Union Distributes N-95 Masks as Protestors Demand Better COVID Policies and Oppose Adjunct Layoffs and Class Cancellations
New York, NY – Faculty and staff represented by the Professional Staff Congress (PSC) union rallied on January 28, 2022, the the first day of classes, at both Bronx Community College (BCC) and Medgar Evers College demanding university management act protect the health of students and workers, the jobs of adjunct faculty and the academic progress of students at The City University of New York.
Joined by New York State Assembly Members and City Council Members, the protesters distributed 1000 N-95 masks and pressed their demands for CUNY to:
- Allow classes to run with small rosters and shift courses online as needed so students stay on pace to graduation and adjunct faculty remain employed.
- Clarify and negotiate implementation of New York State’s employee vaccine mandate.
- Expand testing and provide masks to workers that reflect the CDC’s latest guidance.
Following a 70% CUNY requirement for in-person courses, enrollments are lower than expected at many campuses due to the pandemic. Responding to union pressure, local college administrations have allowed many courses to continue despite COVID-related under enrollment. But minimum class sizes vary by campus and adjuncts are still at risk for losing income and possibly their health insurance.
At Medgar Evers, 10% of in-person classes have already been canceled, and several other colleges are enacting comparable reductions.
“Educational institutions across our State have a responsibility to ensure that students, faculty, and staff are well-protected against the continued surge in COVID-19, while maintaining the ability to successfully learn and work— a responsibility which CUNY is not exempt from. CUNY management must adapt to meet the needs of its students and workers and prioritize their health and wellbeing. I am calling on the CUNY management to attend to the demands of the Professional Staff Congress union and utilize the resources at their disposal to protect the health of its students and workers, the jobs of adjunct faculty, and the academic progress of the community,” said Senator Alessandra Biaggi of The Bronx and Westchester.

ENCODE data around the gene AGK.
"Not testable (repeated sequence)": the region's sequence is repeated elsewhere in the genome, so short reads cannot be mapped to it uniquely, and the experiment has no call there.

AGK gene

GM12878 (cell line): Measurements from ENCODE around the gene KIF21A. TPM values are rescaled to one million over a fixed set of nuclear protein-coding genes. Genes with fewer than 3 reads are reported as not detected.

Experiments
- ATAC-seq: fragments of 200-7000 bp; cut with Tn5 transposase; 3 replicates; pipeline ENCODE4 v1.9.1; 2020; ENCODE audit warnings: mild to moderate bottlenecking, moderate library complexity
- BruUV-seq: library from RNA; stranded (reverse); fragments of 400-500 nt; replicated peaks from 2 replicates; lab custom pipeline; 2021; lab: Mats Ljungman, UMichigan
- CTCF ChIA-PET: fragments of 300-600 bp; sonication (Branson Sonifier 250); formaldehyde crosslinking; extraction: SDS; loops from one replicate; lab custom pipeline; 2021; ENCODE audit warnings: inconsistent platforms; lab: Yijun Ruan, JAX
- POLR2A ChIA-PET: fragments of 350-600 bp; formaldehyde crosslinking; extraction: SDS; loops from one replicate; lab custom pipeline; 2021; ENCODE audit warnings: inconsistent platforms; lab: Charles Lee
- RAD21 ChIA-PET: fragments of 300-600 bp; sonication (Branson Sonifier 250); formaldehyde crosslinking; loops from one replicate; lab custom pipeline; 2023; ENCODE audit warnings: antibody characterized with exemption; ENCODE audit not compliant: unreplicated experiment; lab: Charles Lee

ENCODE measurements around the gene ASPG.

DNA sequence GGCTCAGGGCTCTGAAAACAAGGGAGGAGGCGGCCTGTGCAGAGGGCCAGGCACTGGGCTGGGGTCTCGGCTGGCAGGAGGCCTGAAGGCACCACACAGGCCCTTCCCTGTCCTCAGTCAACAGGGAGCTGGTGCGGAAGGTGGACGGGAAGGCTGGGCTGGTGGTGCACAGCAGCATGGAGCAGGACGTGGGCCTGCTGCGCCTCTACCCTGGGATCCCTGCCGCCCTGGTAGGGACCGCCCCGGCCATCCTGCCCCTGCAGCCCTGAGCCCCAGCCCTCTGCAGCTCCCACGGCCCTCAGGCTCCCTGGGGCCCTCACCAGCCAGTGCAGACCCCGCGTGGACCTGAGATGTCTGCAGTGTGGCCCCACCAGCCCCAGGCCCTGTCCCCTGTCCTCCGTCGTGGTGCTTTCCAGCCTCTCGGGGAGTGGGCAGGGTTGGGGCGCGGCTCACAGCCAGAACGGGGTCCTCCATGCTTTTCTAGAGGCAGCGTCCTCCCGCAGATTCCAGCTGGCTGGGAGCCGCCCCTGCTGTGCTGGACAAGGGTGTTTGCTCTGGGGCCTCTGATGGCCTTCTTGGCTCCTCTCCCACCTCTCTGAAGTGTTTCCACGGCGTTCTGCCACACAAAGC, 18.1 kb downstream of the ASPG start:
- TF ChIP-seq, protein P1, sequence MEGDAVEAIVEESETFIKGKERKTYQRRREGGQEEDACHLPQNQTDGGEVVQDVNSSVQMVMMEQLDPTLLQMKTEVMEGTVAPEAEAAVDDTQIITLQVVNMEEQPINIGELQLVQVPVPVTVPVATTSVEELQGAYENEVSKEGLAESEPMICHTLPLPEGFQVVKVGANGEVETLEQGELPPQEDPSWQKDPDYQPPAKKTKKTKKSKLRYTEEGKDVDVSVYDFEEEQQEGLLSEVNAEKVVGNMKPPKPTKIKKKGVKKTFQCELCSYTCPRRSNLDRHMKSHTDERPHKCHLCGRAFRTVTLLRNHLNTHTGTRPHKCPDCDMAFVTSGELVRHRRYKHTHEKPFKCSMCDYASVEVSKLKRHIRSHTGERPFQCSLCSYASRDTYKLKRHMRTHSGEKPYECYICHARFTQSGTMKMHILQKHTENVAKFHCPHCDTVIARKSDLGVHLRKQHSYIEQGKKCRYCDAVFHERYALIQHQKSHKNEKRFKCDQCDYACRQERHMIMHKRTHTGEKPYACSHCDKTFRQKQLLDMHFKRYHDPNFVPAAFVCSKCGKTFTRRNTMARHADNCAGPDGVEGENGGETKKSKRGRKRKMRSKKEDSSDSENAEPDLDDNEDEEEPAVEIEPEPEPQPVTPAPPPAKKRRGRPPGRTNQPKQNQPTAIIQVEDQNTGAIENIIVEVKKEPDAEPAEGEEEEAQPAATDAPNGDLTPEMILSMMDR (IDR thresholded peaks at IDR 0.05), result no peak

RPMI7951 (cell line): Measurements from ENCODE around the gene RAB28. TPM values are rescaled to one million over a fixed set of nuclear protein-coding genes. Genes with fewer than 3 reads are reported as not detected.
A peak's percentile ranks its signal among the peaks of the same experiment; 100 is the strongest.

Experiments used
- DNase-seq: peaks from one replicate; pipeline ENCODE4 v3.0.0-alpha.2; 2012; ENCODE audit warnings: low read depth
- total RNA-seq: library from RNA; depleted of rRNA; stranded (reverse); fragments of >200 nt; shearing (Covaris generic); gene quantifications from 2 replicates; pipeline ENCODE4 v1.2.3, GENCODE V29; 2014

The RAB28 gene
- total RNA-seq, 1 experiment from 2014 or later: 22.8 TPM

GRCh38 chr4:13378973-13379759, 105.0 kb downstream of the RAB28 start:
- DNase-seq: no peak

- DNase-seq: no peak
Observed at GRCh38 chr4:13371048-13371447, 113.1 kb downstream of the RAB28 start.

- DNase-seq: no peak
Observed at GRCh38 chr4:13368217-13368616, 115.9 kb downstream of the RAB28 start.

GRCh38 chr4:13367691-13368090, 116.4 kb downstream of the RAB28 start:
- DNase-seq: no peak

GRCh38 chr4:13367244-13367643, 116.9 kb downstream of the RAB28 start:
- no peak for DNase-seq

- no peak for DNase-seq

“I am proud to represent the 86th Assembly District, which includes CUNY’s Bronx Community College. CUNY students come from communities that have been disproportionately harmed by this deadly pandemic, and we need to ensure that when students, faculty, and staff return to campus, they are safe. CUNY schools including BCC must ensure COVID testing for all in advance of the semester, provide N-95 or equivalent masks, and expand surveillance testing in light of the Omicron variant. And, CUNY colleges like BCC should keep courses open and keep adjunct faculty employed. This is good for workers, who need the money and benefits, and good for students, who need a full complement of courses to graduate,” said Assembly Member Yudelka Tapia of The Bronx.
“I strongly support a centralized approach regarding health and safety on our CUNY campuses, which is a critical issue being elevated by PSC membership. Before I was elected to the City Council, I was a public school teacher, and taught my students through the pandemic. I know exactly what it is like to show up to work without knowing what circumstances the next day will bring. I am confident that CUNY will ensure faculty, professional staff, and students are adequately equipped to work and learn as we continue to endure this public health crisis,” said Council Member Eric Dinowitz, the new chair of the Council’s Committee on Higher Education from The Bronx.
“In the last two years, we have rightly and frequently applauded our city’s educators for their heroism throughout the pandemic. Yet at a moment when CUNY’s faculty and staff are asking for greater transparency and basic workplace protections, the administration has not followed its praise with meaningful action. The demands are clear: come to the negotiating table in good faith, provide workplace protections, and work with faculty and staff to address the impact of under enrollment. I’m proud to voice my solidarity with PSC’s members and fight for a safer, more equitable CUNY for all,” said Council Member Crystal Hudson from Brooklyn.
“As a former public school teacher who taught at our city’s schools for 22 years, I know first-hand the importance of quality public education, including higher education. Anything less than robust testing, clear COVID guidance, small class sizes, and full staff employment at CUNY campuses is unacceptable. I stand in full solidarity with the students and staff of Bronx Community College & Medgar Evers College in their fight for fairness,” said Council Member Rita Joseph from Brooklyn.
Medgar Evers College and Bronx Community College were among the worst offending colleges during the mass adjunct layoffs of 2020, even targeting the longest serving adjuncts who qualified for three-year appointments.
Much of the $854 million in emergency stimulus money allocated to CUNY for pandemic relief is still unspent. CUNY is not facing the mid-year budget cuts of 2020. The resources exist to run courses with small rosters and keep adjuncts employed, and college presidents should move to stabilize the Spring schedule while the impact of COVID persists.
Since Governor Hochul’s January 5th announcement of a vaccine mandate for SUNY and CUNY, the union has yet to receive CUNY management’s proposed implementation plan or have the basic questions of union members clarified. Administrators have also failed to meet critical health and safety demands.